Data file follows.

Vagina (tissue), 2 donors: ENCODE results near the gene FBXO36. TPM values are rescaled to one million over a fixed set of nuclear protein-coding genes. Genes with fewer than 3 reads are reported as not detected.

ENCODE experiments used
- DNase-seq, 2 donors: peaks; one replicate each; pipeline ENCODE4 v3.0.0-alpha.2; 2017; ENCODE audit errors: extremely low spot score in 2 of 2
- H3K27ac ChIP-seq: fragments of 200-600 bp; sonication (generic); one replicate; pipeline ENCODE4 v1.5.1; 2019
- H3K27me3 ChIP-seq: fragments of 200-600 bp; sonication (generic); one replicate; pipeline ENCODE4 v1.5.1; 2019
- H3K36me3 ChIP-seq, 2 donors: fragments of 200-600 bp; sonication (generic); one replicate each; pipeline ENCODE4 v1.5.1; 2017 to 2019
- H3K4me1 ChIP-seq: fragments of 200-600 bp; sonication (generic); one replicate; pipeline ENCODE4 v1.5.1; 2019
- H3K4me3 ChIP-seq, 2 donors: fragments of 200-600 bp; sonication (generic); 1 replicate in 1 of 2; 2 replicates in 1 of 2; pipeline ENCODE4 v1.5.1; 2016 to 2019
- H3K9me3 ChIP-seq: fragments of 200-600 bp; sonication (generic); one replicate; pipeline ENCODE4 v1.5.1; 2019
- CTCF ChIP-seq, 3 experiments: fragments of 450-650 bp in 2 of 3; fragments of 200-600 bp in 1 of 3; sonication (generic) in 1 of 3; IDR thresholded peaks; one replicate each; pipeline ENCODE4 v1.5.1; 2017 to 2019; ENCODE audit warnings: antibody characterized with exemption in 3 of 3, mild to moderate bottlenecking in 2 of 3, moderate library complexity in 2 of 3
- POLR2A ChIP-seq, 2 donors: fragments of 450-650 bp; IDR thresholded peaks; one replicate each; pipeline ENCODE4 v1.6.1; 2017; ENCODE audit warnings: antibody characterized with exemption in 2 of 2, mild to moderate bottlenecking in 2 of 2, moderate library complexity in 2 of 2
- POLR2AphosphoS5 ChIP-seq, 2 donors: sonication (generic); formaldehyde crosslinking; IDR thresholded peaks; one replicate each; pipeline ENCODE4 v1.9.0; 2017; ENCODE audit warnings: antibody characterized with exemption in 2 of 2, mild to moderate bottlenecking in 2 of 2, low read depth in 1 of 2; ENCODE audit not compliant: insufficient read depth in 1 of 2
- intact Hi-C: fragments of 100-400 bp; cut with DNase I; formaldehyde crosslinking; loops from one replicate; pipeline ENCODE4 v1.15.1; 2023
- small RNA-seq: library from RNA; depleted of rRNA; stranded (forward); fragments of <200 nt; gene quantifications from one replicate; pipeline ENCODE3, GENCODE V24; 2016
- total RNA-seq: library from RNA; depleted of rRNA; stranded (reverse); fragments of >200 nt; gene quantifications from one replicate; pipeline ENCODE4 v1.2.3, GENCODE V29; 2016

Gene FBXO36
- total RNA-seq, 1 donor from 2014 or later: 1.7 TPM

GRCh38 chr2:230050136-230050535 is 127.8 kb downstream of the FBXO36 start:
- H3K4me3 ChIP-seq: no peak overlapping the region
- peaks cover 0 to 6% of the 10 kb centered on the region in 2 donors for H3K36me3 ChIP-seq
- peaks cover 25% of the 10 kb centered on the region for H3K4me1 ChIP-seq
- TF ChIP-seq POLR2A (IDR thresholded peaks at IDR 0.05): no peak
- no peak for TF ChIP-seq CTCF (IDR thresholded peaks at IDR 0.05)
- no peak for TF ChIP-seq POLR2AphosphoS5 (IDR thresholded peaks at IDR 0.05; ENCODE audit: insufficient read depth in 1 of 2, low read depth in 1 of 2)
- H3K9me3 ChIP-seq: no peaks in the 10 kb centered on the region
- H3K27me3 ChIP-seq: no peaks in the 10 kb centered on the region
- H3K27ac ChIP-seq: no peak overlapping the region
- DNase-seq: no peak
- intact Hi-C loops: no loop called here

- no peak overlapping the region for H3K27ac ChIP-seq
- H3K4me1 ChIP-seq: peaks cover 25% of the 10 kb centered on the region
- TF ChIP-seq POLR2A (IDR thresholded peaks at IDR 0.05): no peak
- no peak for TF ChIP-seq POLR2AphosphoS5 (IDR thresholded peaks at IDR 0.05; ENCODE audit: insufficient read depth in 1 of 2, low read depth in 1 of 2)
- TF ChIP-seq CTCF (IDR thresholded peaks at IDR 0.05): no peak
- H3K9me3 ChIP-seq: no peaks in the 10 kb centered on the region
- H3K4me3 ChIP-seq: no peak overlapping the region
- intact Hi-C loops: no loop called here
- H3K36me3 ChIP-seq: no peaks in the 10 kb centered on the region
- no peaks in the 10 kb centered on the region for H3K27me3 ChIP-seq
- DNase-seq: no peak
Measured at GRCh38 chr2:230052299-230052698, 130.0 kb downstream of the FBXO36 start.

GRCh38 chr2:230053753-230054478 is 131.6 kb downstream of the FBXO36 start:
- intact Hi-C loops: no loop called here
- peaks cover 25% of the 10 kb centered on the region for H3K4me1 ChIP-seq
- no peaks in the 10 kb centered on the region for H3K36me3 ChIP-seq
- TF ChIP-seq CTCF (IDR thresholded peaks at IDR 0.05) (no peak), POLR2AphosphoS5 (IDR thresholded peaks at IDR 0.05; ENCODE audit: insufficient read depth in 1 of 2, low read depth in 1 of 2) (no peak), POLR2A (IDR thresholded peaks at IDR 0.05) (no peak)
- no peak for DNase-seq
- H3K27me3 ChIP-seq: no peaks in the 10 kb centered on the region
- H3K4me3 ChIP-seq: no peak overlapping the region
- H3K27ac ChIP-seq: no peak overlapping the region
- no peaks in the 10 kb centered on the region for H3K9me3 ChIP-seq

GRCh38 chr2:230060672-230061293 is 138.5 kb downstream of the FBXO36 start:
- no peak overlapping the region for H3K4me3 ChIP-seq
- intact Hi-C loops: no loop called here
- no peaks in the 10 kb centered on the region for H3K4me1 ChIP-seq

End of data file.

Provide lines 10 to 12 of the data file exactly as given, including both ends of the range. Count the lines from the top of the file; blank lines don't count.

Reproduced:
- CTCF ChIP-seq, 3 experiments: fragments of 450-650 bp in 2 of 3; fragments of 200-600 bp in 1 of 3; sonication (generic) in 1 of 3; IDR thresholded peaks; one replicate each; pipeline ENCODE4 v1.5.1; 2017 to 2019; ENCODE audit warnings: antibody characterized with exemption in 3 of 3, mild to moderate bottlenecking in 2 of 3, moderate library complexity in 2 of 3
- POLR2A ChIP-seq, 2 donors: fragments of 450-650 bp; IDR thresholded peaks; one replicate each; pipeline ENCODE4 v1.6.1; 2017; ENCODE audit warnings: antibody characterized with exemption in 2 of 2, mild to moderate bottlenecking in 2 of 2, moderate library complexity in 2 of 2
- POLR2AphosphoS5 ChIP-seq, 2 donors: sonication (generic); formaldehyde crosslinking; IDR thresholded peaks; one replicate each; pipeline ENCODE4 v1.9.0; 2017; ENCODE audit warnings: antibody characterized with exemption in 2 of 2, mild to moderate bottlenecking in 2 of 2, low read depth in 1 of 2; ENCODE audit not compliant: insufficient read depth in 1 of 2